New York Times investigation alleges Donald Trump helped his parents evade taxes, which contributed to his wealth
U.S. President Donald Trump helped his parents dodge taxes, which included “instances of outright fraud”, according to a report published Tuesday by The New York Times.
An investigation by The Times based on confidential tax returns and financial records found that Trump was part of “dubious tax schemes” during the 1990s that “greatly increased the fortune he received from his parents”.
During his presidential campaign, Trump claimed he established his own company and received very little money from his family, proclaiming himself a “self-made billionaire”.
But according to The Times’ investigation, he had received today's equivalent of $413 million from the real estate holdings of his father, Fred Trump, since he was a toddler.
“Much of this money came to Mr. Trump because he helped his parents dodge taxes,” the Times said.
“He and his siblings set up a sham corporation to disguise millions of dollars in gifts from their parents, records and interviews show. Records indicate that Mr. Trump helped his father take improper tax deductions worth millions more,” it said.
According to The Times, the findings are based on interviews with Fred Trump's former employees and advisers, while it studied more than 100,000 pages of documents of the Trump family, including probate records, financial disclosure reports, civil court files, bank statements, financial audits, invoices and regulatory records.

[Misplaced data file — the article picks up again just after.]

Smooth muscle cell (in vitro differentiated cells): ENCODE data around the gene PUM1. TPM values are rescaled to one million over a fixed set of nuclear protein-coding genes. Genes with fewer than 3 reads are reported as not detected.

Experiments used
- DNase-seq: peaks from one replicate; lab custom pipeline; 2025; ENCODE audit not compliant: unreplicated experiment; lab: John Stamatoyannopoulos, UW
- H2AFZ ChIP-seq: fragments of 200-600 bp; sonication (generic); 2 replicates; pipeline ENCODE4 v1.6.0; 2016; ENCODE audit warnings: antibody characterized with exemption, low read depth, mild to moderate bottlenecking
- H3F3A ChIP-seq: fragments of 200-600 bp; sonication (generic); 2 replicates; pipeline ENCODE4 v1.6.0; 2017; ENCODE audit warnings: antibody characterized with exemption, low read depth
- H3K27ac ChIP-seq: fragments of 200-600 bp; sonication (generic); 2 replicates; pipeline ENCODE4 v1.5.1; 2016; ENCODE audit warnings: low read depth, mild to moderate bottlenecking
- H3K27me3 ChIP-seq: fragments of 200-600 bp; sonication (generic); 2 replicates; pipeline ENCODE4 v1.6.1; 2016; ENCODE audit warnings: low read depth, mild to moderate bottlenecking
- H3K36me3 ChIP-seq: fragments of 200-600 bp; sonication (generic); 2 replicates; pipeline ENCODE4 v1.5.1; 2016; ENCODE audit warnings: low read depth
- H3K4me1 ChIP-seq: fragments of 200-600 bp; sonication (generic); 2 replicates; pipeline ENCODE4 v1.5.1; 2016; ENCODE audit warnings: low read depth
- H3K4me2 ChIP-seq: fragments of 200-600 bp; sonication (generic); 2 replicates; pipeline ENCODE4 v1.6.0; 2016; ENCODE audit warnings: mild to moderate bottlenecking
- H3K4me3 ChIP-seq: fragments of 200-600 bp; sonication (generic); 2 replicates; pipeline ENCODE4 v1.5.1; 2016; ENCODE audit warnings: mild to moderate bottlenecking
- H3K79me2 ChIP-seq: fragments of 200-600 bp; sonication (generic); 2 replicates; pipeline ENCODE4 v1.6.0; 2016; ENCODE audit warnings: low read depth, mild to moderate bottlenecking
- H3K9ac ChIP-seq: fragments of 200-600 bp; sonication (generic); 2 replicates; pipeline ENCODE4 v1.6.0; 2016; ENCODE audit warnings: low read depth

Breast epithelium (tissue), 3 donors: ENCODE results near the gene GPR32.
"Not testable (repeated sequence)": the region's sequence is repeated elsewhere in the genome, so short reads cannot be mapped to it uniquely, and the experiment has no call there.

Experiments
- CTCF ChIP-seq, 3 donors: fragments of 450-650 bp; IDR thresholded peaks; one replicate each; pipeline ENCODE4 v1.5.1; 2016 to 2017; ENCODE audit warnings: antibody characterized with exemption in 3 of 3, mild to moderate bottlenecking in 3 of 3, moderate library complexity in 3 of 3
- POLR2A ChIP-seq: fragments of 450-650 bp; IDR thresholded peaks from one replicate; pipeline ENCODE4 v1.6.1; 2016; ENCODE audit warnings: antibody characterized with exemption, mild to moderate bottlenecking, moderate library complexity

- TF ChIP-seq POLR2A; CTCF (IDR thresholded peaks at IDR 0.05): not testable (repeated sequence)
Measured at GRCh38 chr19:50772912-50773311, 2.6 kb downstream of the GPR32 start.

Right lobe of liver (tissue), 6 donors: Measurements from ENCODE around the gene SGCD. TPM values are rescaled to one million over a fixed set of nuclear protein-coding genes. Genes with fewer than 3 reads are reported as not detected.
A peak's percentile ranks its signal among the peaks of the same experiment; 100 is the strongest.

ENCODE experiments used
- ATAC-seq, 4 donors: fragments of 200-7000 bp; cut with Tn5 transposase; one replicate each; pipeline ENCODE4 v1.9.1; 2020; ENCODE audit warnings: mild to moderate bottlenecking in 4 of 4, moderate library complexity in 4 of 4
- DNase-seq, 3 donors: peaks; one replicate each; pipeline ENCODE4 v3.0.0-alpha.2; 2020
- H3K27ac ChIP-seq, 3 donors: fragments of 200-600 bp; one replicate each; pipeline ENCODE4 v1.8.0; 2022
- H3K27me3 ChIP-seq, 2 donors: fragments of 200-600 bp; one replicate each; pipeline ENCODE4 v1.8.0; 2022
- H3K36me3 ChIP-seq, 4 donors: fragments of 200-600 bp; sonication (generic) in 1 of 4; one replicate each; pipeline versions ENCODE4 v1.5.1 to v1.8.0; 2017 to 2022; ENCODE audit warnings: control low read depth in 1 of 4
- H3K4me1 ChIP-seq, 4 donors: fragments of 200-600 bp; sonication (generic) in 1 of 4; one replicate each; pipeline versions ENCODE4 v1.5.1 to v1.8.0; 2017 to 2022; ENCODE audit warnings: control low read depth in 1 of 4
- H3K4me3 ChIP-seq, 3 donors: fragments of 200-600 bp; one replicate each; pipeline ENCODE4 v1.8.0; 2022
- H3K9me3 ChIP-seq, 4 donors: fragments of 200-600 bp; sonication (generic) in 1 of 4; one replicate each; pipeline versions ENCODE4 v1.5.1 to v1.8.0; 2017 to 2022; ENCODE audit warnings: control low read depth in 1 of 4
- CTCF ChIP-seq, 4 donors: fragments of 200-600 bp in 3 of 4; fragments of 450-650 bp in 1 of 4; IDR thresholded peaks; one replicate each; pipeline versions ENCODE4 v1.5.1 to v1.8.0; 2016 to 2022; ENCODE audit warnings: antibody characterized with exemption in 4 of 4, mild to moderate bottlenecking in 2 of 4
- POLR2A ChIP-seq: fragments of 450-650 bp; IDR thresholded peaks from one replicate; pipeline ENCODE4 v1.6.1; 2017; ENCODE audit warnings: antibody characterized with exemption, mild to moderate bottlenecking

The report added that the president’s parents, Fred and Mary Trump, “transferred well over $1 billion in wealth to their children, which could have produced a tax bill of at least $550 million”, out of which the Trumps only paid $52.2 million, according to The Times.
While the president did not respond to questions from The Times, his lawyer, Charles J. Harder, rejected the allegations.
“The New York Times’ allegations of fraud and tax evasion are 100 percent false and highly defamatory,” he said in a written statement.
“There was no fraud or tax evasion by anyone. The facts upon which The Times bases its false allegations are extremely inaccurate,” he added.
Donald Trump's brother, Robert Trump, also issued a statement on the allegations, stating that all taxes were paid after their parents passed away.
“All appropriate gift and estate tax returns were filed, and the required taxes were paid,” he said.
During his presidential election campaign, Trump refused to publish his tax returns, breaking with decades of practice by past presidents.